D. rerio is a common and useful scientific University of Oregon in the 1970s and 1980s; Streisinger's zebrafish clones were the first successful vertebrate clones created.[3] Its importance has been consolidated by successful large-scale forward genetic screens (commonly referred to as the Tübingen/Boston screens). The fish has a dedicated online database of genetic, genomic, and developmental information, the Zebrafish Information Network (ZFIN). D. rerio is also one of the few fish species to have been sent into space.

Research with D. rerio has yielded advances in the fields of developmental biology, oncology,[20] toxicology,[21] reproductive studies, teratology, genetics, neurobiology, environmental sciences, stem cell research and regenerative medicine,[22][23] and evolutionary theory.[9]

Model characteristics

As a model biological system, the zebrafish possesses numerous advantages for scientists. Its genome has been fully sequenced, and it has well-understood, easily observable and testable developmental behaviors. Its embryonic development is very rapid, and its embryos are relatively large, robust, and transparent, and able to develop outside their mother.[24] Furthermore, well-characterized mutant strains are readily available.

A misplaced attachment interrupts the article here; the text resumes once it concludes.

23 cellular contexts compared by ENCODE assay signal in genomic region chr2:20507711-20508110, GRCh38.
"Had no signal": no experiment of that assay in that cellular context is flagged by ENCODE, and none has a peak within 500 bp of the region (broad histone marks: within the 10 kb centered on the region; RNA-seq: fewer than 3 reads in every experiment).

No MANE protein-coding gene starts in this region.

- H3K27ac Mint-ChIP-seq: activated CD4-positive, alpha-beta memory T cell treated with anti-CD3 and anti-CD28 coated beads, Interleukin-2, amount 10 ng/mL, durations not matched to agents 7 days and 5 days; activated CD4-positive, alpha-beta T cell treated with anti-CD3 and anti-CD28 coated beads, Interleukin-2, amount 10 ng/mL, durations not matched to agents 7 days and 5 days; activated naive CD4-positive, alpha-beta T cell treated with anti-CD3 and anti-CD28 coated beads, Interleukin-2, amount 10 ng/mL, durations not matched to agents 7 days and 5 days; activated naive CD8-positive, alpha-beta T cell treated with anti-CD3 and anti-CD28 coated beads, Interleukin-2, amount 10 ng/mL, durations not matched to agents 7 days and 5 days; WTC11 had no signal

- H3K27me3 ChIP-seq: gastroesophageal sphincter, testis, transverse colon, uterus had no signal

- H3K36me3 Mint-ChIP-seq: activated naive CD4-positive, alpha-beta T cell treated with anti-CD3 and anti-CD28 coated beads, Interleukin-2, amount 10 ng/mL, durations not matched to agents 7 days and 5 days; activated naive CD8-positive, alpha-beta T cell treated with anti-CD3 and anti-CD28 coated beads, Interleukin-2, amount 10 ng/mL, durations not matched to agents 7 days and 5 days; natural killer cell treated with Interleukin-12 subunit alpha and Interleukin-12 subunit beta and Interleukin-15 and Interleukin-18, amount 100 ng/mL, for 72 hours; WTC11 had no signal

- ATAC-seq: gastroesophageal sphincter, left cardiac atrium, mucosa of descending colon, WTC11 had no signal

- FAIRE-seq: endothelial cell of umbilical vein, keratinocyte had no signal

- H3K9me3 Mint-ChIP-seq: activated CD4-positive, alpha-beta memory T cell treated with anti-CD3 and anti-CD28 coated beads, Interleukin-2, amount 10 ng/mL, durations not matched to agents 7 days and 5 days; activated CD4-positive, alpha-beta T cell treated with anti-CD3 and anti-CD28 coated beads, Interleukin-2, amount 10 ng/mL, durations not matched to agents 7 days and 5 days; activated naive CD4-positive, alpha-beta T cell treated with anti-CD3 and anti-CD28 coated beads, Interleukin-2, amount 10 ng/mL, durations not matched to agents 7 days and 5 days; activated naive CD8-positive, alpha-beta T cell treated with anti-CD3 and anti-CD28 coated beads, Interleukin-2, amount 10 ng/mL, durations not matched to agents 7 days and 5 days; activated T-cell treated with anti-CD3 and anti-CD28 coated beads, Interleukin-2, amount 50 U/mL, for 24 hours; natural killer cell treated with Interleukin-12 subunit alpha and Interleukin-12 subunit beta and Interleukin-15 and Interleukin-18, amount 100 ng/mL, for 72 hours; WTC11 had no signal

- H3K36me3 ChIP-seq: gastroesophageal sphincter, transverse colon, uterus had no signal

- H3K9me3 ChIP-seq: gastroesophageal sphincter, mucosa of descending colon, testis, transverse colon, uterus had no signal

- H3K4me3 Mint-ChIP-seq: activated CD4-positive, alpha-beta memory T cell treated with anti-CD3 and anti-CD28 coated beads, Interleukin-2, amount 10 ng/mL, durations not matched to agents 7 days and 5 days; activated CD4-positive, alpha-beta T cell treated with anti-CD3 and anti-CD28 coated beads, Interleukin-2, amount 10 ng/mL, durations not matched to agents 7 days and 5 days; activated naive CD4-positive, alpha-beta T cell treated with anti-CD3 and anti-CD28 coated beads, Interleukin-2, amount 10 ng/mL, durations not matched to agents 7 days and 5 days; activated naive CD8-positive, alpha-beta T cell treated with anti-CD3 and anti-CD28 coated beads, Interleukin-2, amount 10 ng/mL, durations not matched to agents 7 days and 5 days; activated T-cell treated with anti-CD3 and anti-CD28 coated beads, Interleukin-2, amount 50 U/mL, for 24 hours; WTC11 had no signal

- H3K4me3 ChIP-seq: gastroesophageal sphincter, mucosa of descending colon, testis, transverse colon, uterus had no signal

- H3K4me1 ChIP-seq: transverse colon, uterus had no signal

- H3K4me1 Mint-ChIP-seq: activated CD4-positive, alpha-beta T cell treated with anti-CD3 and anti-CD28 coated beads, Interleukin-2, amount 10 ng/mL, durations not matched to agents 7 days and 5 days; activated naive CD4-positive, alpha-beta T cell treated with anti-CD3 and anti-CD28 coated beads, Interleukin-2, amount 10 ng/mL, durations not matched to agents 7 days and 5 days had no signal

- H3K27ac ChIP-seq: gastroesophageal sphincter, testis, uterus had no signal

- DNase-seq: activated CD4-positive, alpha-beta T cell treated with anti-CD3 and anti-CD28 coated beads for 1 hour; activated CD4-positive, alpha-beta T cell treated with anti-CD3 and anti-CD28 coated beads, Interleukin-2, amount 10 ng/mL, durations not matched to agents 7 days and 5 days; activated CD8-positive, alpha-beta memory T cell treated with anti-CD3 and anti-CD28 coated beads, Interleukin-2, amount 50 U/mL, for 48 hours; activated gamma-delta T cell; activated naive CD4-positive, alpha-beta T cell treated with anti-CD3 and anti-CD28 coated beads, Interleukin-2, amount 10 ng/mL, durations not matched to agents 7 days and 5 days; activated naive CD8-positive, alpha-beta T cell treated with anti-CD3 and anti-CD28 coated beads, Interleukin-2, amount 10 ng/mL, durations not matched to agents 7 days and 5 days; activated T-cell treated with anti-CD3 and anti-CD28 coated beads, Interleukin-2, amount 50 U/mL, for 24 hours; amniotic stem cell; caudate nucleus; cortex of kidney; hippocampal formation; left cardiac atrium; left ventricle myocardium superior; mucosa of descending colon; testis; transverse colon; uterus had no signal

Other advantages include the species' nearly constant size during early development, which enables simple staining techniques to be used, and the fact that its two-celled embryo can be fused into a single cell to create a homozygous embryo. The zebrafish is also demonstrably similar to mammalian models and humans in toxicity testing, and exhibits a diurnal sleep cycle with similarities to mammalian sleep behavior.[25] However, zebrafish are not a universally ideal research model; there are a number of disadvantages to their scientific use, such as the absence of a standard diet[26] and the presence of small but important differences between zebrafish and mammals in the roles of some genes related to human disorders.[27][28]

Regeneration

Zebrafish have the ability to regenerate their fins, skin, heart, lateral line hair cells, and, during their larval stages, brain.[29][30] In 2011, the British Heart Foundation ran an advertising campaign publicising its intention to study the applicability of this ability to humans, stating that it aimed to raise £50 million in research funding.[31][32]